In the news:
The week's passages
Jim Bates, 63, of Bothell, an award-winning photographer for The Seattle Times for more than 20 years who was known for his skill and passion...
Jim Bates, 63, of Bothell, an award-winning photographer for The Seattle Times for more than 20 years who was known for his skill and passion in covering high-school sports, as well as for his hearty, contagious laugh, died of cancer last Sunday.
Joseph Murray, 93, the surgeon who 58 years ago stitched a new kidney into a young man dying of renal failure, the first successful human organ transplant, died Monday in Boston. He shared the 1990 Nobel Prize in medicine with Dr. E. Donnall Thomas, of Clyde Hill, who died in October.
Lawrence Guyot, 73, who in the early 1960s endured beatings as a young civil-rights worker in Mississippi fighting laws and practices that kept blacks from registering to vote, died of natural causes Nov. 22 in Mount Rainier, Md.
Marvin Miller, 95, an economist and labor leader who became one of the most important figures in baseball history by building the major league players union into a force that revolutionized the game and ultimately transformed all of professional sports, died Tuesday in New York.
Zig Ziglar, 86, the motivational speaker who traveled the world with his distinctive blend of sound-bite optimism, country wit, Christian faith and good-natured nudging, died of pneumonia Wednesday in Plano, Texas. (See his obituary in Business, .)
Reis Leming, 81, who single-handedly saved 27 people as he and others in a U.S. Air Force sea-rescue squadron came to the aid of the storm-flooded resort town of Hunstanton, England, in winter 1953, died in Bend, Ore., Nov. 4.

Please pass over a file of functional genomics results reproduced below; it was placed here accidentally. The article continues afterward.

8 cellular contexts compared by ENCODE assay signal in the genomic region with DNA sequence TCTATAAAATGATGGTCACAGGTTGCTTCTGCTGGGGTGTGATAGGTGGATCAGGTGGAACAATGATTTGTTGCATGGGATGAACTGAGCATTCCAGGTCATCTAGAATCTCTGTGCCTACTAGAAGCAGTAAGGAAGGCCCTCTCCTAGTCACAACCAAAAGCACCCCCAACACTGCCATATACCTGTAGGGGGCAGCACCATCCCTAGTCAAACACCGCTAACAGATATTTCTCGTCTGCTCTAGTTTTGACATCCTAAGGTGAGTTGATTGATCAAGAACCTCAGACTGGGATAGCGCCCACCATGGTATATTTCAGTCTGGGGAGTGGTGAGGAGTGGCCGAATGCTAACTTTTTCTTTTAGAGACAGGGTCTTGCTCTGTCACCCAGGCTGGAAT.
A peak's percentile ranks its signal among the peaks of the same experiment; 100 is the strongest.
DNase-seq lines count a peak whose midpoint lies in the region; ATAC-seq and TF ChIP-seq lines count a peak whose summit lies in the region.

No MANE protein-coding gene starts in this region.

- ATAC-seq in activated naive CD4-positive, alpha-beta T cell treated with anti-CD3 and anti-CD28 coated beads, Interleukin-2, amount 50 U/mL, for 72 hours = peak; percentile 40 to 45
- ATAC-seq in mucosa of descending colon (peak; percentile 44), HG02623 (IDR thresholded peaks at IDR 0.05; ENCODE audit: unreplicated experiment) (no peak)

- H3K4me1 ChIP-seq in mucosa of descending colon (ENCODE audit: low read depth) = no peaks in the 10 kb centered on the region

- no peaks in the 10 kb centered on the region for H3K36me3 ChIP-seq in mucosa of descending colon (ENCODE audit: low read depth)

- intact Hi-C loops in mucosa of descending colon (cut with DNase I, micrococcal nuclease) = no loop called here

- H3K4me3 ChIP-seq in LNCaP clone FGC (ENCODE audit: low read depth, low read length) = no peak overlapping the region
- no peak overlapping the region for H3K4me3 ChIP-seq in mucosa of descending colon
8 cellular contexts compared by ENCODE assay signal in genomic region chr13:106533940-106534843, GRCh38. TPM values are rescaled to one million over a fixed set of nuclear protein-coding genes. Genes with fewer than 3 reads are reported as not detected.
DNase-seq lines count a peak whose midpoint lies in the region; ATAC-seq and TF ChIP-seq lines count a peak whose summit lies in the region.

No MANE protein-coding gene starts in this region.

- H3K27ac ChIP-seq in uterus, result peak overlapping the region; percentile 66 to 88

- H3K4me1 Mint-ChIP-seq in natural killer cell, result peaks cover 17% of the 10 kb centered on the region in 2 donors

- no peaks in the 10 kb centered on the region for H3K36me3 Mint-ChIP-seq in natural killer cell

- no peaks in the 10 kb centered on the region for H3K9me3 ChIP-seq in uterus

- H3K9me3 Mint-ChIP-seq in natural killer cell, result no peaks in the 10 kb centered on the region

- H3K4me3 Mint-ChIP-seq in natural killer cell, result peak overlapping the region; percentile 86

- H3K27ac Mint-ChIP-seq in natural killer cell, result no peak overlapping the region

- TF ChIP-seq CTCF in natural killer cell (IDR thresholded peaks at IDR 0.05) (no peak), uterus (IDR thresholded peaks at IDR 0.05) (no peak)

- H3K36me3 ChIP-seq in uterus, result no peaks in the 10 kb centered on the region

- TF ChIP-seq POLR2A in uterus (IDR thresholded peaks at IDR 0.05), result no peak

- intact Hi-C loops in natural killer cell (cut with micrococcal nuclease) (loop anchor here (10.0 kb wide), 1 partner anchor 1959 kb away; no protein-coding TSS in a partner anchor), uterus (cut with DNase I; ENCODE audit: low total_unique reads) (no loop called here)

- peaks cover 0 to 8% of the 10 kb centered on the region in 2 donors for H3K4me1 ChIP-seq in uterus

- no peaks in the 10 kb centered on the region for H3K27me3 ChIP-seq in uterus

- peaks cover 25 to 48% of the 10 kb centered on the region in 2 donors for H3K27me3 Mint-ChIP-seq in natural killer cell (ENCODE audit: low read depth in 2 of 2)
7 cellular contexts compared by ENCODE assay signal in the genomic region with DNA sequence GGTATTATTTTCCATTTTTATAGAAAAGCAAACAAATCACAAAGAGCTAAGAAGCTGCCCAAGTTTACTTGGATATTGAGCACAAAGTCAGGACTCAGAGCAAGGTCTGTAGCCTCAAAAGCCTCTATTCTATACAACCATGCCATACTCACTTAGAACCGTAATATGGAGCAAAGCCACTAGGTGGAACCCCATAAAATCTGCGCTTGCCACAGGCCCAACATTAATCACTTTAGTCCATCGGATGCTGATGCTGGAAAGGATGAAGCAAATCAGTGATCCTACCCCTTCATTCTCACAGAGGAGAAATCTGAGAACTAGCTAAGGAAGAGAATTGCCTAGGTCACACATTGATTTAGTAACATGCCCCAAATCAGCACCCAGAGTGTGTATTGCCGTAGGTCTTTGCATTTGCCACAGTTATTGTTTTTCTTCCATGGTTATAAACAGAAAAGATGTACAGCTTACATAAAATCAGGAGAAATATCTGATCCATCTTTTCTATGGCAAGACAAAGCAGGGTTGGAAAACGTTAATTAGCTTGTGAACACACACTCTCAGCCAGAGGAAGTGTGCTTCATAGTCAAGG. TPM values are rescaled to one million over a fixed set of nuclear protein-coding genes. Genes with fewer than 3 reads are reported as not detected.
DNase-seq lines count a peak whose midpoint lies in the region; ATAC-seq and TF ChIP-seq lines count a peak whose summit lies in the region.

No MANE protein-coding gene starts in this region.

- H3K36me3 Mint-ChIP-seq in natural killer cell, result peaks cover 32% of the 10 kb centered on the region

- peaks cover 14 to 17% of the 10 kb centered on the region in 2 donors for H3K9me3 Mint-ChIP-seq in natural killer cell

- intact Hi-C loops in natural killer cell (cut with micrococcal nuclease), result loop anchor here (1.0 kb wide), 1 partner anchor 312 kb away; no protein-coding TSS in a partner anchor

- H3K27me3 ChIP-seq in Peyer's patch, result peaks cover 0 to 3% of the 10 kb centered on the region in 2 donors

Hartford "Sonny" Black Eagle Jr., 78, an elder from Montana's Crow Indian Tribe whose family ceremoniously adopted then-Sen. Barack Obama during the 2008 presidential race, died Monday at his home on the tribe's reservation. He had respiratory problems.
Bishop Kuang-hsun Ting, 97, who was one of the most influential Christian figures in China as the longtime leader of the government-sanctioned Protestant church, died Nov. 22 in Nanjing.
Mel Shaw, 97, a visual-development and design artist with Disney who helped set the style for the 1942 animated classic "Bambi" and many other movies from the studio, including 1994's "The Lion King," died Nov. 22 in Reseda, Calif.
Frank Barsalona, 74, a New York talent agent who was a virtual quartermaster for the British Invasion, booking the first American concert tours of the Beatles and the Rolling Stones, died of Alzheimer's disease Nov. 22 in Manhattan.
Jack Wishna, 54, a music dealmaker who helped bring Donald Trump to Las Vegas and tried to install Michael Jackson as the headline act at a themed casino, was found dead by suicide Tuesday in his home in Henderson, Nev.
Arthur Chaskalson, 81, a civil-rights lawyer who once helped defend Nelson Mandela and later became South Africa's chief justice, died Saturday. He had leukemia.
Farish Jenkins, 72, a paleontologist who discovered fossils of animals evolving into something new — most notably a 375 million-year-old fossilized fish with skull, neck, ribs and part of the fins that resembled the earliest mammals — died of pneumonia Nov. 11 in Boston.
Lisa de Kooning, 56, the daughter of the abstract expressionist painter Willem de Kooning who overcame a chaotic youth to devote herself to burnishing her father's fame as a giant of 20th-century art, died Nov. 23, apparently in a fall, on St. John in the U.S. Virgin Islands. An investigation continues.
Boris N. Strugatsky, 79, a prolific writer who used the genre of science fiction to voice criticisms of Soviet life that would have been unthinkable in other literary forms, died of heart failure Nov. 19 in St. Petersburg, Russia.
Jakes Gerwel, 66, an academic who advocated for the end of apartheid in South Africa and became a longtime friend and trusted aide to former President Nelson Mandela, died Wednesday in a Cape Town hospital, days after heart surgery.